Friday, January 6, 2012

Color Saves the Day

Uncanny X-Force released 14 issues this year, rotating between six artists to keep up a semi-bi-monthly schedule. For any book not written by Brian Michael Bendis and drawn by Mark Bagley that's some massive  output – and unlike most Bendis books, Uncanny X-Force never dabbled in decompression, it knocked out its first arc in 4 issues, following that up with a 3 issue arc, 3 one shots, and culminated in a 9 issue mega arc. Uncanny X-Force was a freight train no one was going to stop.

How does a book producing at this rate continue to be one of the best on the shelves? Remender's hands are all over it, and Jerome Opena provides some of the best pencils in the industry, but the real hero of Uncanny X-Force? That's Dean White.

While most books are able to retain a certain level of consistency by employing strong inker's able to mold fill-in artists into something resembling the main artists style. Uncanny X-Force though goes a different route, colorist Dean White provides a painterly quality to the art making even the most sub-par pencils resemble Jerome Opena's. This allows every issue of Uncanny X-Force to retain its consistency.

I don't think anyone will contend Max Brooks is on the same level as Opena, but when colored by Dean White? The absence of Opena becomes almost bearable.

White can even turn Billy Tan into a well functioning member of Team X-Force. 

Not bad, right? Certainty not Opena or Brooks, but a solid contribution to the series. Now one might think this is Billy Tan stepping up his game, putting in the time to play with the big boys, but its all White.

See Billy Tan was the one artist on the series colored by both White and a fill-in colorist (I didn't know those existed or mattered until this book).

Paul Mounts abandons Whites color palette in this issue, instead choosing a overly-rendered style that is all to rampant in the industry. This complete shift in coloring scheme turns Uncanny X Force 10 into a odd step child, while it continues  to push the overall narrative forward, it loses the artistic continuity which had held the previous 11 issues together through their fill in artists. Issue 10 is the first and only issue to drop White's colors (issues 5-7 had a different colorist but maintained the same palette) causing it to feel, if not read, as the series first true "fill in" .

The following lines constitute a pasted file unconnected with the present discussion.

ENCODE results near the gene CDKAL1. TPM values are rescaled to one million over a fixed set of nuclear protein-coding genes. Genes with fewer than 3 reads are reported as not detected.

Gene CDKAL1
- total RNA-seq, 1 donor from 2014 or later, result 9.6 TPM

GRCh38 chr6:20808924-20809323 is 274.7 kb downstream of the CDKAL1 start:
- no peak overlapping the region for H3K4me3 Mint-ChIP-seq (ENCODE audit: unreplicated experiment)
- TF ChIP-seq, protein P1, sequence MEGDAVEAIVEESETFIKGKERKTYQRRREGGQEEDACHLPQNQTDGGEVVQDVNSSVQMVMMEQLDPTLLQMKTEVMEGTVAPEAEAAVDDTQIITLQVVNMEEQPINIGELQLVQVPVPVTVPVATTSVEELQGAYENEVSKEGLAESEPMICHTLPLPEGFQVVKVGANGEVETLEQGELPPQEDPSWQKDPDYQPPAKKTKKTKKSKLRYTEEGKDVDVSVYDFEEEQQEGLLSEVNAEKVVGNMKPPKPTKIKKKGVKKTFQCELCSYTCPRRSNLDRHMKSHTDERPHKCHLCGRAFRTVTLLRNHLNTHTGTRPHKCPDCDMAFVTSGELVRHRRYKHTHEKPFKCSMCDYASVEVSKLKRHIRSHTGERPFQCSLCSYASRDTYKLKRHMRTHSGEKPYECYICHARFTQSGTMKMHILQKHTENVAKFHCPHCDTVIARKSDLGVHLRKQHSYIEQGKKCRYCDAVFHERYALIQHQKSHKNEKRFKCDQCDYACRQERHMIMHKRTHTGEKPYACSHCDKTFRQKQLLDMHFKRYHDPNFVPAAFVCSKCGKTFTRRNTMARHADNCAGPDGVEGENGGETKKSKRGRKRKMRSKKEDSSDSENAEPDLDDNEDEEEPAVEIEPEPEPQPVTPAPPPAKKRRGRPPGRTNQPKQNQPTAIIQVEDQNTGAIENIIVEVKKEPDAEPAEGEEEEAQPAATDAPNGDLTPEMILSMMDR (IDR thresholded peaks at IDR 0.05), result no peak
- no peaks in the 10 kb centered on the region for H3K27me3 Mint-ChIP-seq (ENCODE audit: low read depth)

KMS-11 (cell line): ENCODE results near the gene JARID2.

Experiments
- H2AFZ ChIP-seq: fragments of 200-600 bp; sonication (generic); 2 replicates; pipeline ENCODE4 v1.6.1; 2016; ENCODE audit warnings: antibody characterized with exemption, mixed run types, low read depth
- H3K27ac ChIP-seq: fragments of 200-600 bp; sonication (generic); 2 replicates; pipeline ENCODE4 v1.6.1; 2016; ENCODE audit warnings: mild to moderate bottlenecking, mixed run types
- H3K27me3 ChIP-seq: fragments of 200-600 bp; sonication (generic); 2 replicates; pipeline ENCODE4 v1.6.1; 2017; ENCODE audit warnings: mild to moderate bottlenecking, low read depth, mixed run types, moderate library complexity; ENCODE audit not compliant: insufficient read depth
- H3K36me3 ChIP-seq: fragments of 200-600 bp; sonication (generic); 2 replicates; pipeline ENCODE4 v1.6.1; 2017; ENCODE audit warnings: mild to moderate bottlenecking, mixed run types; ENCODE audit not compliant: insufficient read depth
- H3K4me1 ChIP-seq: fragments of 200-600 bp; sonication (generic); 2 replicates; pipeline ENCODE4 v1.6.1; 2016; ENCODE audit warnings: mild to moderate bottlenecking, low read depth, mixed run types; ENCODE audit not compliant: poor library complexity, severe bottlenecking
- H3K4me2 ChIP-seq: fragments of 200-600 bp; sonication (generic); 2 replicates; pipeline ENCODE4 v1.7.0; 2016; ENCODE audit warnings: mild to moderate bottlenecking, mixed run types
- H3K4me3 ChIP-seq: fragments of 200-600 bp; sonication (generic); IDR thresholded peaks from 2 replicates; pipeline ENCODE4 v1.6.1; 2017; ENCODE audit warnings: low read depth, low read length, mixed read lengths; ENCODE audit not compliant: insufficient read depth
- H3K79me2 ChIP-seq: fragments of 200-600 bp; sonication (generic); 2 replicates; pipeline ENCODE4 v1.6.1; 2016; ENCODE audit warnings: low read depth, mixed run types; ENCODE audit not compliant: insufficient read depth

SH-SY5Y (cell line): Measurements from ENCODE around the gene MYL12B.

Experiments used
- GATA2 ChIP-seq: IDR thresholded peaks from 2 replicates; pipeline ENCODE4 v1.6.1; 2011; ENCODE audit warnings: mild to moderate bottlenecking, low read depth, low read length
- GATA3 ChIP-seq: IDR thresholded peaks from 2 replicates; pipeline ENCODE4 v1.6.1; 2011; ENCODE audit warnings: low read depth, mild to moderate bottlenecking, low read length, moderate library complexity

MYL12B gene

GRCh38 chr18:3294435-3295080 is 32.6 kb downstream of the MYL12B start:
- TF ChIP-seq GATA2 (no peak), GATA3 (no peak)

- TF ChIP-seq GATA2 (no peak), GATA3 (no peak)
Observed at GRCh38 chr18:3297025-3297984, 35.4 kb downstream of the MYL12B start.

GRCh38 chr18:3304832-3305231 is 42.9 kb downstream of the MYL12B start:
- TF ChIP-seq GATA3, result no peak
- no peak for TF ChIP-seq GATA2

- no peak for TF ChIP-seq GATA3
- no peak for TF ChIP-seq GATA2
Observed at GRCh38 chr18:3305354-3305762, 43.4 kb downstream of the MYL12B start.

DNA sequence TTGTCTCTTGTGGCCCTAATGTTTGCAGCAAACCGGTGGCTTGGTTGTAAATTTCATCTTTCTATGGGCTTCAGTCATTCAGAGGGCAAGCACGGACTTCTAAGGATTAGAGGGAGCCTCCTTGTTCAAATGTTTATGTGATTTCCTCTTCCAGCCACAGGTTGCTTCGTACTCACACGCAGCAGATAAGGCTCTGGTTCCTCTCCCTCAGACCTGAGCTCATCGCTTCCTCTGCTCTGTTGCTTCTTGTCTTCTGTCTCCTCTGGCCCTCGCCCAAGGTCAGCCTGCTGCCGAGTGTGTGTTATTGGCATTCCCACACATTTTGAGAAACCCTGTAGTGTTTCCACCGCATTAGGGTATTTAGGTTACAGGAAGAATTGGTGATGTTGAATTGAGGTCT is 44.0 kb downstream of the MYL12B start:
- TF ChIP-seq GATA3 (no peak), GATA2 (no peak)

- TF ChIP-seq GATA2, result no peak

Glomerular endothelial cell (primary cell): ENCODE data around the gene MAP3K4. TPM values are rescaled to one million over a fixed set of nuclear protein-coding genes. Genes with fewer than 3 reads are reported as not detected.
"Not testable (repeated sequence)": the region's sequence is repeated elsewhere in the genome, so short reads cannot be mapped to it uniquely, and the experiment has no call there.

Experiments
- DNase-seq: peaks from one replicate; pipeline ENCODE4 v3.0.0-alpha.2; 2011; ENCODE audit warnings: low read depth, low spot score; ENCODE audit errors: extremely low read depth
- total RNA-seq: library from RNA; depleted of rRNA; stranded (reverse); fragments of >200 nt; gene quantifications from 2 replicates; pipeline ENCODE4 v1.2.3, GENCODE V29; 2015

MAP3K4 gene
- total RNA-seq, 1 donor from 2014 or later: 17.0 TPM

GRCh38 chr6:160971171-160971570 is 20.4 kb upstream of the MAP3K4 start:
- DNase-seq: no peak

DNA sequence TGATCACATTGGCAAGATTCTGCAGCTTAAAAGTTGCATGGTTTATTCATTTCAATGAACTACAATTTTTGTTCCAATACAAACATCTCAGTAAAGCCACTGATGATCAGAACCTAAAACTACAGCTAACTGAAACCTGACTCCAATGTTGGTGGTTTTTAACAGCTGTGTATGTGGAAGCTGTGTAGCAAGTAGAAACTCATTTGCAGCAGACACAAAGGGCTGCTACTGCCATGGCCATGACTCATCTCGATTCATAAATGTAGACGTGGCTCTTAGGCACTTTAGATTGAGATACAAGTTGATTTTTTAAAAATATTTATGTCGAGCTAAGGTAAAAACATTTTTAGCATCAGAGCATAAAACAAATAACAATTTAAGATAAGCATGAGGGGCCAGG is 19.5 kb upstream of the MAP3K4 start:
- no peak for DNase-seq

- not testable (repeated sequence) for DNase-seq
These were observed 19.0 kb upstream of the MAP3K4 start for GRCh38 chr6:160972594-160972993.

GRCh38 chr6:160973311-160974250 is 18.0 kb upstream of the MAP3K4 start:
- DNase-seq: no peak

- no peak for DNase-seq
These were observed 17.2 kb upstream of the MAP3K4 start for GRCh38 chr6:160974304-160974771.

Remender can pump out brilliant scripts all day, producing a cohesive narrative from start to finish, but sub-par fill in artists will always cause a disconnect in the overall narrative. Few inkers, and ever fewer colorists are capable of stopping this from occurring, but you know who is ? Dean White.

-All artwork is from Uncanny X-Force, by Jerome Opena, Mark Brooks, and Billy Tan
- Dean Whites Deviant Art Page (where one image is from)
-I wonder if DC put a competent colorist on Philip Tans arc of Batman and Robin if it could have been saved

EDIT-  I should mention Matt Wilson's work on issues 5-7, while not on par with White - Wilson successfully apes White's color palette creating a cohesion between his work and Whites (although he loses a lot of the subtle painterly qualities found in White work). Like Brooks he's a competent fill in, while we all wait for the stars to return.

1 comment:

  1. Thank you for recognizing what I've always considered the MVP of the the UXF dream-team.

    I never paid attention to colorists until this book. His Masterworks TP paint over classic covers has always been great, too.